US 4449231 A
A test signal generator for pseudo-simulated non-intelligible speech. The generator comprises first and second ROM's controlled by first and second address counters driven by a single clock. The first ROM generates digital samples which when decoded produce a random signal having a gaussian amplitude distribution. The second ROM also generates digital samples which when decoded produce a modulating signal having a power spectrum substantially equal to that of the modulation envelope of speech and a wave shape that results in a gamma amplitude distribution of a gaussian amplitude distributed signal. Each cycle of the modulating signal has an identical wave shape but a randomly varying wave period. The output of the second ROM is demodulated in a first digital-to-analog converter and the demodulated output is used to amplitude modulate the output of the first ROM in a second digital-to-analog converter to provide an output signal which is then passed through a band-shaping filter to provide the pseudo-simulated non-intelligible speech at its output.
1. A test signal generator for pseudo-simulated non-intelligible speech, comprising:
means for generating a random signal having a gaussian amplitude distribution;
means for generating a modulating signal having a power spectrum substantially equal to that of the modulation envelope of speech and a wave shape that results in a gamma amplitude distribution of a gaussian amplitude distributed signal, each cycle of the modulating signal having an identical wave shape and a varying wave period;
means for amplitude modulating the signal having a gaussian amplitude distribution by the modulating signal to generate a modulated gamma signal and
filter means for shaping the modulated signal to approximate the power spectrum of speech.
2. A test signal generator as defined in claim 1 in which:
the signal having a gaussian amplitude distribution is a pseudo-random signal; and
the amplitude modulating signal has a pseudo-random repetition rate which approximates the syllabic repetition rate of speech.
3. A test signal generator as defined in claim 2 in which:
the means for generating a signal having a gaussian amplitude distribution comprises means for generating a digital representation of the gaussian signal having a sampling rate greater than about twice the highest frequency of speech;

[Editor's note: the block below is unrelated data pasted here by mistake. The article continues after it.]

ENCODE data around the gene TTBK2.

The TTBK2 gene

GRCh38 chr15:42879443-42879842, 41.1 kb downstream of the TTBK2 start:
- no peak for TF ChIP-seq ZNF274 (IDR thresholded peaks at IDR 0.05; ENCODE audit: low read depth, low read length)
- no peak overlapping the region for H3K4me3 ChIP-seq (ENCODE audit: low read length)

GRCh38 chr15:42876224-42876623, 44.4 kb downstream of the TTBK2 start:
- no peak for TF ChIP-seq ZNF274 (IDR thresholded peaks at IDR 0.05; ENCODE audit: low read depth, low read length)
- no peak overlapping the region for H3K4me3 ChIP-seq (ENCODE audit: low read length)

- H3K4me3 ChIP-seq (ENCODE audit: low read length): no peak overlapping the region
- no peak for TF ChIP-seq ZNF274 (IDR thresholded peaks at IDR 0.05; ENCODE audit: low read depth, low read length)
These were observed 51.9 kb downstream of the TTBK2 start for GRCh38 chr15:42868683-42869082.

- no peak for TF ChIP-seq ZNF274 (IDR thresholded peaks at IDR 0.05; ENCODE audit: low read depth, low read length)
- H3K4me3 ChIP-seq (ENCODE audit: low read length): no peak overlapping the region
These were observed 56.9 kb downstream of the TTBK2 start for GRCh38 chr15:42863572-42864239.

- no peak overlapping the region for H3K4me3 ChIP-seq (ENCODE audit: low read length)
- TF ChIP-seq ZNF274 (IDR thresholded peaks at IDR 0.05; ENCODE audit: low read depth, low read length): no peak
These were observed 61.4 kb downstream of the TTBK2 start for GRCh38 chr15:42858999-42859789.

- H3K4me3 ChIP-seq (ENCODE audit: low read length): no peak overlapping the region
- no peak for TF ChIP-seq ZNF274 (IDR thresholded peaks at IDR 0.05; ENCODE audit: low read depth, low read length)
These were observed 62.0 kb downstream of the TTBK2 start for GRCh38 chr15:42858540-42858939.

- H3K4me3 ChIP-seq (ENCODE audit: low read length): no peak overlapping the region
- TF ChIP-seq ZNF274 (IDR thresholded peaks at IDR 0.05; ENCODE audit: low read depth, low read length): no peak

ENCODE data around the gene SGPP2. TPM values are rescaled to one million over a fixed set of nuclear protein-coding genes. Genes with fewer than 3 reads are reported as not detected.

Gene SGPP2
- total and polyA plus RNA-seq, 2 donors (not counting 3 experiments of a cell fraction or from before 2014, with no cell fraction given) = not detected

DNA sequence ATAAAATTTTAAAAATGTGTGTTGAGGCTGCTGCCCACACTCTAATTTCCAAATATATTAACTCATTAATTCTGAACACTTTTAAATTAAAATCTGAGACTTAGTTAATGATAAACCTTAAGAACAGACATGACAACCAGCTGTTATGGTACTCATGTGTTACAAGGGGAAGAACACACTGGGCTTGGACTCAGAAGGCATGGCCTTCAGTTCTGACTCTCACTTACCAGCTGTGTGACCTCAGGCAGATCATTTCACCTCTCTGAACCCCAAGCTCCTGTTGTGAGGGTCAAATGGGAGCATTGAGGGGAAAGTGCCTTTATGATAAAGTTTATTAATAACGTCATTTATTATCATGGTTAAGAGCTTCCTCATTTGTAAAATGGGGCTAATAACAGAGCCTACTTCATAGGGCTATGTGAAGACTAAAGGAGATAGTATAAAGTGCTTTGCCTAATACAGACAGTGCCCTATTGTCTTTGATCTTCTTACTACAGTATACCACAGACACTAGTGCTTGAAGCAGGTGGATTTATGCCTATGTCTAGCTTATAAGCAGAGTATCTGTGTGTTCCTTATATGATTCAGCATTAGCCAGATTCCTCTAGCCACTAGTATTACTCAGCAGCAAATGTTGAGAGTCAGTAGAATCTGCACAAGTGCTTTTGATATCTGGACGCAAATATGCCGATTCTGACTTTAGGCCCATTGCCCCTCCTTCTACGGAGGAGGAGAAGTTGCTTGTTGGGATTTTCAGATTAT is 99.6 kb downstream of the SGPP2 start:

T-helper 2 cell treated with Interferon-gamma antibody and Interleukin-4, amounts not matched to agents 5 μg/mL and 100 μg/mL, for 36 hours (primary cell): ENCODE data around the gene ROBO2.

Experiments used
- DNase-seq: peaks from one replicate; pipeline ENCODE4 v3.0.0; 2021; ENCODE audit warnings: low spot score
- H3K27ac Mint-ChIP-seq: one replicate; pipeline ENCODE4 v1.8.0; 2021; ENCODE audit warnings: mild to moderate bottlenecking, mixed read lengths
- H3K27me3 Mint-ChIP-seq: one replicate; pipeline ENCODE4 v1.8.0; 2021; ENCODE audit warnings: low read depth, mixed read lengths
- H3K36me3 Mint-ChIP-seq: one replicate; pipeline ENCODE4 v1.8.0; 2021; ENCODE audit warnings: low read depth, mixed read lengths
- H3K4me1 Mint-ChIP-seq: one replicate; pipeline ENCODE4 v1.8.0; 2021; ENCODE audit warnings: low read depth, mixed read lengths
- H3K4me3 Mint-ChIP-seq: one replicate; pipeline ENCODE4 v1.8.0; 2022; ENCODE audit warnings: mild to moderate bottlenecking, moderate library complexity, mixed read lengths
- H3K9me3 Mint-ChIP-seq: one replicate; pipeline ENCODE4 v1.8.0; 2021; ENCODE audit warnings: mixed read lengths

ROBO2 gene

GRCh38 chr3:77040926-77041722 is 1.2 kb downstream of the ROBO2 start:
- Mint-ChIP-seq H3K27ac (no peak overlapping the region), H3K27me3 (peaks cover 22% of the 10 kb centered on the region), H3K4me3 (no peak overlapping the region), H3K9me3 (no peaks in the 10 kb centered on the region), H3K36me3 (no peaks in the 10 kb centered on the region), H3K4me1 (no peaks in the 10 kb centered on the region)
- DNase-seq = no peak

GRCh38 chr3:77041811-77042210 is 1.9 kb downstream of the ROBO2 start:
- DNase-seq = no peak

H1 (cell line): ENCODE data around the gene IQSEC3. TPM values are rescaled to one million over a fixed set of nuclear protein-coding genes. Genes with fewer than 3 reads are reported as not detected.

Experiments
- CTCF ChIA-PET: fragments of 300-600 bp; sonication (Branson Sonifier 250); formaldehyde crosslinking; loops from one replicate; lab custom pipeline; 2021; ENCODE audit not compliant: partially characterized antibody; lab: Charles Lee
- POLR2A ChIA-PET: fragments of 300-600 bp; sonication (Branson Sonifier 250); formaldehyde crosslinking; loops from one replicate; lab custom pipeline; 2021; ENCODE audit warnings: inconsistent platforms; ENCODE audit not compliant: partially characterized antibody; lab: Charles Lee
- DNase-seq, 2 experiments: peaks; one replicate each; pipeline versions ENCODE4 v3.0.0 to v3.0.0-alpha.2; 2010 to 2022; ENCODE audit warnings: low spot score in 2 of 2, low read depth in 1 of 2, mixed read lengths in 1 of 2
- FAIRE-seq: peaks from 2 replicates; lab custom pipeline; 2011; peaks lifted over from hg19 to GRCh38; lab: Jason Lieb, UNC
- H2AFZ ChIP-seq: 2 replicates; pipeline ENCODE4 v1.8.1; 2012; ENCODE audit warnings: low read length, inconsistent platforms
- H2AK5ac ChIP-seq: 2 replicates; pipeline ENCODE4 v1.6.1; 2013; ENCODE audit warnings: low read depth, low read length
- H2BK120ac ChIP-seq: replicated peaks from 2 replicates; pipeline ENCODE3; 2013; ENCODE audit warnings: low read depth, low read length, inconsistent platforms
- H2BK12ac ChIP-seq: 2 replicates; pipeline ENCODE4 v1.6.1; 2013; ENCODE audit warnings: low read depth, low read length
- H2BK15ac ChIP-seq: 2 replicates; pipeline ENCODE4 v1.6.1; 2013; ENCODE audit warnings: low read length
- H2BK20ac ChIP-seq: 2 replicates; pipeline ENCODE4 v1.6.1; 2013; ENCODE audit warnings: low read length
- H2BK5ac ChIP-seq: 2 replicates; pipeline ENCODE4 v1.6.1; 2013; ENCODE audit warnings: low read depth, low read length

the means for generating a modulating signal comprises means for generating a digital representation of the modulating signal having a sampling rate greater than about 100 times said syllabic repetition rate, and a first digital-to-analog converter for converting the digital representation of the modulating signal to a first analog signal;
a second digital-to-analog converter for converting the digital representation of the signal having a gaussian amplitude distribution to a second analog signal;
said second converter utilizing a reference voltage to control the maximum amplitude of the second analog signal; and
means for coupling the modulating signal to the second converter to function as the reference signal.
This invention relates to a generator for producing a signal which approximates the long term average spectrum, instantaneous amplitude distribution, and syllabic structure of speech.
Traditionally, the performance evaluation of voice transmission systems in telephony is based on measurements using sinusoidal input signals. Typically, an overall sensitivity/frequency response of a telephone connection (from talker's mouth to listener's ear), either measured directly, or calculated from the responses of the individual parts of the connection, is used to evaluate the loudness level perceived by the listener, the effective bandwidth affecting the intelligibility of transmitted speech, etc. Complex models, based on subjective tests, are then used to combine such attributes of statistically sampled connections to evaluate the effects of introducing new devices into the telephone network in order to maintain or improve grade of service and achieve system economics.